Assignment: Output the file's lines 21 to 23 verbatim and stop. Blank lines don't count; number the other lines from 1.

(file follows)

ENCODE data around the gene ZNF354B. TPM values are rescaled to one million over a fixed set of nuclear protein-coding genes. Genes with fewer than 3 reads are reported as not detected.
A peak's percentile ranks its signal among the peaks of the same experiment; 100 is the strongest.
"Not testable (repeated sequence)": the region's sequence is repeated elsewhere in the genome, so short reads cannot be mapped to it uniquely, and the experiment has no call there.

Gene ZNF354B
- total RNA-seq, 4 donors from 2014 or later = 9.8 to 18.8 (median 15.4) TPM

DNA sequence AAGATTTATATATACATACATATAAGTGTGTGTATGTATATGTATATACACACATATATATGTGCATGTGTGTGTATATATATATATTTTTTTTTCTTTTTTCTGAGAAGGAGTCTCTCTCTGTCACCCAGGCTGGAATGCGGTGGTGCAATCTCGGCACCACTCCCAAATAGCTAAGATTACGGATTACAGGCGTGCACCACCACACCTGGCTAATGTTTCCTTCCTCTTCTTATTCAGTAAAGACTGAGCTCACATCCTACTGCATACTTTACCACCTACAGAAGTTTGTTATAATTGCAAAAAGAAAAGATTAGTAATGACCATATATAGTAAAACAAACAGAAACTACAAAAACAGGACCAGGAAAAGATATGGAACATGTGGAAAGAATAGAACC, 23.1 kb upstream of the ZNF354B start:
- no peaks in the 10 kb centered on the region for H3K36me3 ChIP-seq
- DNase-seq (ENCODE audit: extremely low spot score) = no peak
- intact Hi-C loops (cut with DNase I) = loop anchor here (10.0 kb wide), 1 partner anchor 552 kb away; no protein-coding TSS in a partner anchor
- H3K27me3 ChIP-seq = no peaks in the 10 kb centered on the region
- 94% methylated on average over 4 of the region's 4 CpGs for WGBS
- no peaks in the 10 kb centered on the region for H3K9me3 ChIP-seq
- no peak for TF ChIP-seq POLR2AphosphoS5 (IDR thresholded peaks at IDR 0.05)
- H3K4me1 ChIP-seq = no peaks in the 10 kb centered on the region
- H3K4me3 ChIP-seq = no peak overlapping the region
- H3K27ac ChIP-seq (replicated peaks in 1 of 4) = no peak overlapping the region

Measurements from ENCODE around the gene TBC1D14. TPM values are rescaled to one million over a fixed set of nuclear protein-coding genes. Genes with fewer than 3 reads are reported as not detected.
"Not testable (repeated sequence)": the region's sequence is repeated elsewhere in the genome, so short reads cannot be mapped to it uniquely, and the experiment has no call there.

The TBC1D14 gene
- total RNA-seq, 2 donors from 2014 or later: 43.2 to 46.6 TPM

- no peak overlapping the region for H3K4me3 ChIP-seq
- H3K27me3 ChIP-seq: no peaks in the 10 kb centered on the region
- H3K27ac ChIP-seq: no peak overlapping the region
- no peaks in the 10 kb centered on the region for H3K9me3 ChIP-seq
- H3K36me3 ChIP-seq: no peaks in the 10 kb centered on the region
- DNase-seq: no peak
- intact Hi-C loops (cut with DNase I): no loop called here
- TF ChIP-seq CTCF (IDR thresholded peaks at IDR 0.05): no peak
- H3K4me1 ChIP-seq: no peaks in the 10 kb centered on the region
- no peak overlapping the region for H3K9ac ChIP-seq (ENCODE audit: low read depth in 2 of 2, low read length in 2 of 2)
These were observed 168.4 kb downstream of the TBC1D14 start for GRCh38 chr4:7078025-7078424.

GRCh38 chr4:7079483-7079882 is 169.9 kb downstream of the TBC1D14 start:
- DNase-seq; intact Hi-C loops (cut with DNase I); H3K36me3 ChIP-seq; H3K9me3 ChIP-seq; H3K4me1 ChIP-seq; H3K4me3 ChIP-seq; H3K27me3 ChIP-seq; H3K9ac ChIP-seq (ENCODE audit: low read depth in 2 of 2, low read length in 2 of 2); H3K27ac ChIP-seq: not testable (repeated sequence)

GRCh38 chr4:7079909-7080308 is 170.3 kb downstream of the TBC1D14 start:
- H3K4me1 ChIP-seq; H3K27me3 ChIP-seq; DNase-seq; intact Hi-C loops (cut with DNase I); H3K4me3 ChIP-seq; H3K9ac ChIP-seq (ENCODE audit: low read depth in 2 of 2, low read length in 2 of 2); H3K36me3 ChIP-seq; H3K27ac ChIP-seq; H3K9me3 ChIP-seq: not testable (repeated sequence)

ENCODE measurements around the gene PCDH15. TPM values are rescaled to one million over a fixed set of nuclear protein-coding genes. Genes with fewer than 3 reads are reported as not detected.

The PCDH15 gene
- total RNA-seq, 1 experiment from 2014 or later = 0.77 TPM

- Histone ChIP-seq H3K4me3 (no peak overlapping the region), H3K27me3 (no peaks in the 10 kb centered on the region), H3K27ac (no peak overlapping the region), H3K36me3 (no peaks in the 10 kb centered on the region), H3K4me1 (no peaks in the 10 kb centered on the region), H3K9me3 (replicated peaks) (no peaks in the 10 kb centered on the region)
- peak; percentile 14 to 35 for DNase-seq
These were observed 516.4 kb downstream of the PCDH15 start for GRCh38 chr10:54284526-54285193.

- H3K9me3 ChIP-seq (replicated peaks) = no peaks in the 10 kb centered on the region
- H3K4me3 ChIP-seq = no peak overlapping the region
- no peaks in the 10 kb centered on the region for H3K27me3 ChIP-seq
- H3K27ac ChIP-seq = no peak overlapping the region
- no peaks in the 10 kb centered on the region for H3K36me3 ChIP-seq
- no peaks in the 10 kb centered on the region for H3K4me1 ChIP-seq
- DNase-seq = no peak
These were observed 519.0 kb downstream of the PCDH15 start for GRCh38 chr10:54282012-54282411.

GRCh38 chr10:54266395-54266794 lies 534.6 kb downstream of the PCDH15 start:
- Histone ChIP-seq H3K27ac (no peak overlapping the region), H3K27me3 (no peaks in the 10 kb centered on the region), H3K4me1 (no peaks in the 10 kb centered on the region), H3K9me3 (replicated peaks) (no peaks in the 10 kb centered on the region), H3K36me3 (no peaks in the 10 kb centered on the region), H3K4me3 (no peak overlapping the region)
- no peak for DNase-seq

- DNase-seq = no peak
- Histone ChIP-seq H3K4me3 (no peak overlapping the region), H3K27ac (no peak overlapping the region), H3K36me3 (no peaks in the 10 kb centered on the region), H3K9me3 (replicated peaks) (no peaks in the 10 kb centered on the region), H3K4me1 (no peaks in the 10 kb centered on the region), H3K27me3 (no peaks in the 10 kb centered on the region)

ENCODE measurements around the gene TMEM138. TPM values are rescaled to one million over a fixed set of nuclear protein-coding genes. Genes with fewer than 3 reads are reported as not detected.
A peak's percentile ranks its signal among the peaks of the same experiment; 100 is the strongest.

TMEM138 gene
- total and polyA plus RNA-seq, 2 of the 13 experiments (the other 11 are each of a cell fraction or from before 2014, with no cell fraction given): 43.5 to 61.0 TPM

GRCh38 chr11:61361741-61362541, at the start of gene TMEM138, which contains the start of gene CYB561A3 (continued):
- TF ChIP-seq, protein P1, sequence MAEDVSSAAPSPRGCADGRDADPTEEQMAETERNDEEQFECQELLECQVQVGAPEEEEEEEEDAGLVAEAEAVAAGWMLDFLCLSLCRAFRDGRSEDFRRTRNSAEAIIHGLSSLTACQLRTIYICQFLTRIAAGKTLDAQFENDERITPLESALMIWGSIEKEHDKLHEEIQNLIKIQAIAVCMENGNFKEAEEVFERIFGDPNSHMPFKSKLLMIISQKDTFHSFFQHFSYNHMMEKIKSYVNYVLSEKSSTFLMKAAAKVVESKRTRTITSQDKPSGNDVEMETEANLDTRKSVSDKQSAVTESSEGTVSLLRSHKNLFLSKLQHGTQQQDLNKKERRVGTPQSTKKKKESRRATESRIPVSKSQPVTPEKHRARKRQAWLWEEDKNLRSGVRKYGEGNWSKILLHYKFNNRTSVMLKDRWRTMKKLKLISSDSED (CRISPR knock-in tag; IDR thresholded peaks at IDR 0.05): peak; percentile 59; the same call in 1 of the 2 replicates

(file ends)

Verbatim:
- no peak overlapping the region for H3K4me3 ChIP-seq
- H3K27me3 ChIP-seq: no peaks in the 10 kb centered on the region
- H3K27ac ChIP-seq: no peak overlapping the region